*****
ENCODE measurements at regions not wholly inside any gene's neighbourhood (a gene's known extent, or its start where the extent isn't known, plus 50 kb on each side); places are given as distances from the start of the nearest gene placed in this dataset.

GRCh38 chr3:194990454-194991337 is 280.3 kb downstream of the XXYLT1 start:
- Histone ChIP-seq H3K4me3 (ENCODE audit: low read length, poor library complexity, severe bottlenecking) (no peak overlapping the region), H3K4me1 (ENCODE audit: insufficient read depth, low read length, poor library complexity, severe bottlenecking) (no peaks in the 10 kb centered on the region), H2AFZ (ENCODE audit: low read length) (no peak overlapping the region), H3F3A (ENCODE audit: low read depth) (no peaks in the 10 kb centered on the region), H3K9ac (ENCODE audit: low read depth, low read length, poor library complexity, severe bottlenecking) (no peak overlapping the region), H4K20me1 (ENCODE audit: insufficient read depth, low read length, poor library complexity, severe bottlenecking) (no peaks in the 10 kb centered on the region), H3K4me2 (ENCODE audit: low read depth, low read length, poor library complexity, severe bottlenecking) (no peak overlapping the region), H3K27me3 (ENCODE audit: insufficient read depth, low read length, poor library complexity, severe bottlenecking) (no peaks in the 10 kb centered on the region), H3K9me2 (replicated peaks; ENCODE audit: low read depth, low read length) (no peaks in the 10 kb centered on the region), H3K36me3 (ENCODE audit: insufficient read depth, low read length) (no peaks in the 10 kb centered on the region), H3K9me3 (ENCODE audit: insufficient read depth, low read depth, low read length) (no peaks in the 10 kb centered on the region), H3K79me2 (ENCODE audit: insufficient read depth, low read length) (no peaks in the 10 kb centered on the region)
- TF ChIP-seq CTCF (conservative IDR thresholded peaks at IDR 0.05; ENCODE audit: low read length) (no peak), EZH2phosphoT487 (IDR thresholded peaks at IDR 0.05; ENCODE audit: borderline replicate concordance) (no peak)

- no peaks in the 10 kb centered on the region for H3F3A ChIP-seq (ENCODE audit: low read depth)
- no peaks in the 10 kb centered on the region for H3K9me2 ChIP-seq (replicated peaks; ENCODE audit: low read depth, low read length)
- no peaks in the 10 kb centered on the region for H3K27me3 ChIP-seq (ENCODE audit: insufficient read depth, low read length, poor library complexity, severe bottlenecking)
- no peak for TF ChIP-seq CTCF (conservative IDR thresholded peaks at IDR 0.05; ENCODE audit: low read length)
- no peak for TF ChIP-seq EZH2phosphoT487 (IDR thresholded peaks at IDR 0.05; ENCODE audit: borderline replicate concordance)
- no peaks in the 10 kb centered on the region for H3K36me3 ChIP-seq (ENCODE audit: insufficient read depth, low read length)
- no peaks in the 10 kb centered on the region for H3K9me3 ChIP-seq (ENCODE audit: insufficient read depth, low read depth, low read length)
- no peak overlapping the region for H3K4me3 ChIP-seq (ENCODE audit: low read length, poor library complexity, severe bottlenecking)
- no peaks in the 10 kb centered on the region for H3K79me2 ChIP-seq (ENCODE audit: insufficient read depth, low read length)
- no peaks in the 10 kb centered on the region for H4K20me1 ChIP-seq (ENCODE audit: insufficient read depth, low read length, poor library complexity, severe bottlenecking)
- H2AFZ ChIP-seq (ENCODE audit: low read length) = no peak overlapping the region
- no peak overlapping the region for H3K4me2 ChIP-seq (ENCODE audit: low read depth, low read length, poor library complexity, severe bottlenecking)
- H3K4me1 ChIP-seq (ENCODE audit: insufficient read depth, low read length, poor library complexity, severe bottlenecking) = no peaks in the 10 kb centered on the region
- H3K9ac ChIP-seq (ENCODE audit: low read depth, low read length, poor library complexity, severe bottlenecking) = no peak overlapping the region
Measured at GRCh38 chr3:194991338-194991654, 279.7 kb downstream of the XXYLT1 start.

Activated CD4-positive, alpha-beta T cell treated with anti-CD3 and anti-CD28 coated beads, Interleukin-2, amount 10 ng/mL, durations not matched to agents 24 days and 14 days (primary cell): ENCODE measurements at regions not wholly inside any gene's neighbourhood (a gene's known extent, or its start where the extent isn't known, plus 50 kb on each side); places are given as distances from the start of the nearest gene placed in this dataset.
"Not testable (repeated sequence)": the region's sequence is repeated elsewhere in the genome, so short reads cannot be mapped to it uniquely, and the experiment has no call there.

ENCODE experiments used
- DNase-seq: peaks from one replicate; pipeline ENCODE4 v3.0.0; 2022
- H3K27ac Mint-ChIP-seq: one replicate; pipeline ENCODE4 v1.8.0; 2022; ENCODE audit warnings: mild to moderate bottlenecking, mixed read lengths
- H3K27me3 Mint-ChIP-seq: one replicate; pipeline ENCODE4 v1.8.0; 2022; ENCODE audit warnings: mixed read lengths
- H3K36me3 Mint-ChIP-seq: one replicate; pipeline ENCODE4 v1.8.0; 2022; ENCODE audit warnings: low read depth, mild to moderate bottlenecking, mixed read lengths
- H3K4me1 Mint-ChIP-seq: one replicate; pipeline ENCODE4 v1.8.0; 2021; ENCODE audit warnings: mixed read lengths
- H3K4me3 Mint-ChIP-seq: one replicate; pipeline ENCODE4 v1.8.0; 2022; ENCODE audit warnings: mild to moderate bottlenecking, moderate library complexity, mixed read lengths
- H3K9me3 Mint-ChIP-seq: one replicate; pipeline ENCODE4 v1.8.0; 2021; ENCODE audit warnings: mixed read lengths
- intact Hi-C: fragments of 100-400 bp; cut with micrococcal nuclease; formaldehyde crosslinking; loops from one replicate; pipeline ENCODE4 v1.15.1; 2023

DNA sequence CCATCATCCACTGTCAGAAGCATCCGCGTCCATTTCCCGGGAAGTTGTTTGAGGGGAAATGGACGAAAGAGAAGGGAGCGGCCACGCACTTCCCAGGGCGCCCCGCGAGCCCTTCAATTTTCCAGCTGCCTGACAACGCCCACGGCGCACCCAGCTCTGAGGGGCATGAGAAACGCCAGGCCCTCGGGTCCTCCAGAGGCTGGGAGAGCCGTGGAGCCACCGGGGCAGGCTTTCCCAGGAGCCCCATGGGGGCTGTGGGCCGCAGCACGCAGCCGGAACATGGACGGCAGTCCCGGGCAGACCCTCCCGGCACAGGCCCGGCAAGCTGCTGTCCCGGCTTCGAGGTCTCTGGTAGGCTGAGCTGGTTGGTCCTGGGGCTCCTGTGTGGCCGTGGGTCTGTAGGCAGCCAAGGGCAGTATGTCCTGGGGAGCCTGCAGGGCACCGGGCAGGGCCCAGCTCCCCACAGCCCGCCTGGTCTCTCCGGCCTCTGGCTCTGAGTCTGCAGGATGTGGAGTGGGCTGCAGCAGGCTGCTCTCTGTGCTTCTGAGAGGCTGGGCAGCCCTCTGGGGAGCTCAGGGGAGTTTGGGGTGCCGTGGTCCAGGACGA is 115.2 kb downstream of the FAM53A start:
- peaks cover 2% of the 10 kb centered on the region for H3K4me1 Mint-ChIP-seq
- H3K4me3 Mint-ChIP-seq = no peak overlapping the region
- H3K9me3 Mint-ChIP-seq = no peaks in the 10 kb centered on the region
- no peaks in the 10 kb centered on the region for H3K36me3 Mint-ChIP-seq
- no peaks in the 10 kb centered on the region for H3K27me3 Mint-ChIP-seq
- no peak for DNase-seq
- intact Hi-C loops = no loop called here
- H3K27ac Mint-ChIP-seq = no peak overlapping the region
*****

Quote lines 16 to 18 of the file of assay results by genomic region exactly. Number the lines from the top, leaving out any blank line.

- no peak overlapping the region for H3K4me2 ChIP-seq (ENCODE audit: low read depth, low read length, poor library complexity, severe bottlenecking)
- H3K4me1 ChIP-seq (ENCODE audit: insufficient read depth, low read length, poor library complexity, severe bottlenecking) = no peaks in the 10 kb centered on the region
- H3K9ac ChIP-seq (ENCODE audit: low read depth, low read length, poor library complexity, severe bottlenecking) = no peak overlapping the region